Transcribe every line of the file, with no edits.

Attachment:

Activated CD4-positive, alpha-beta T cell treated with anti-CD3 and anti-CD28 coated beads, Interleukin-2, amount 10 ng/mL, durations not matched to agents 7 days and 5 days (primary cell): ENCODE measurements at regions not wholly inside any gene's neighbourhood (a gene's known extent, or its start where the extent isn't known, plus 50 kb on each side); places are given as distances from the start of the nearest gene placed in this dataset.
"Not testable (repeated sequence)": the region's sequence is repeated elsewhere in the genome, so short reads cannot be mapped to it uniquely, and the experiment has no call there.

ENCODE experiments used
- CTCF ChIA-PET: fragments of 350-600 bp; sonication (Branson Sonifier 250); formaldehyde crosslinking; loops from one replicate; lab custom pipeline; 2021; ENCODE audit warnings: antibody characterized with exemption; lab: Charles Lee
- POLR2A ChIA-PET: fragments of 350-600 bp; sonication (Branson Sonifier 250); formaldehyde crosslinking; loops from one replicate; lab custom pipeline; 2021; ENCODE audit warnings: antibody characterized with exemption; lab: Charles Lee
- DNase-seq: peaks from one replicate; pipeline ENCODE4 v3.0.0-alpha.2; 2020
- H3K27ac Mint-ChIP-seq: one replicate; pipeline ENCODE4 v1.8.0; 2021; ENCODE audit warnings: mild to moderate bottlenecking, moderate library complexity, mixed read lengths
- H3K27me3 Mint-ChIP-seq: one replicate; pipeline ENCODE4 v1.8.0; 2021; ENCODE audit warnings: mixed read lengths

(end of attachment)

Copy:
Activated CD4-positive, alpha-beta T cell treated with anti-CD3 and anti-CD28 coated beads, Interleukin-2, amount 10 ng/mL, durations not matched to agents 7 days and 5 days (primary cell): ENCODE measurements at regions not wholly inside any gene's neighbourhood (a gene's known extent, or its start where the extent isn't known, plus 50 kb on each side); places are given as distances from the start of the nearest gene placed in this dataset.
"Not testable (repeated sequence)": the region's sequence is repeated elsewhere in the genome, so short reads cannot be mapped to it uniquely, and the experiment has no call there.

ENCODE experiments used
- CTCF ChIA-PET: fragments of 350-600 bp; sonication (Branson Sonifier 250); formaldehyde crosslinking; loops from one replicate; lab custom pipeline; 2021; ENCODE audit warnings: antibody characterized with exemption; lab: Charles Lee
- POLR2A ChIA-PET: fragments of 350-600 bp; sonication (Branson Sonifier 250); formaldehyde crosslinking; loops from one replicate; lab custom pipeline; 2021; ENCODE audit warnings: antibody characterized with exemption; lab: Charles Lee
- DNase-seq: peaks from one replicate; pipeline ENCODE4 v3.0.0-alpha.2; 2020
- H3K27ac Mint-ChIP-seq: one replicate; pipeline ENCODE4 v1.8.0; 2021; ENCODE audit warnings: mild to moderate bottlenecking, moderate library complexity, mixed read lengths
- H3K27me3 Mint-ChIP-seq: one replicate; pipeline ENCODE4 v1.8.0; 2021; ENCODE audit warnings: mixed read lengths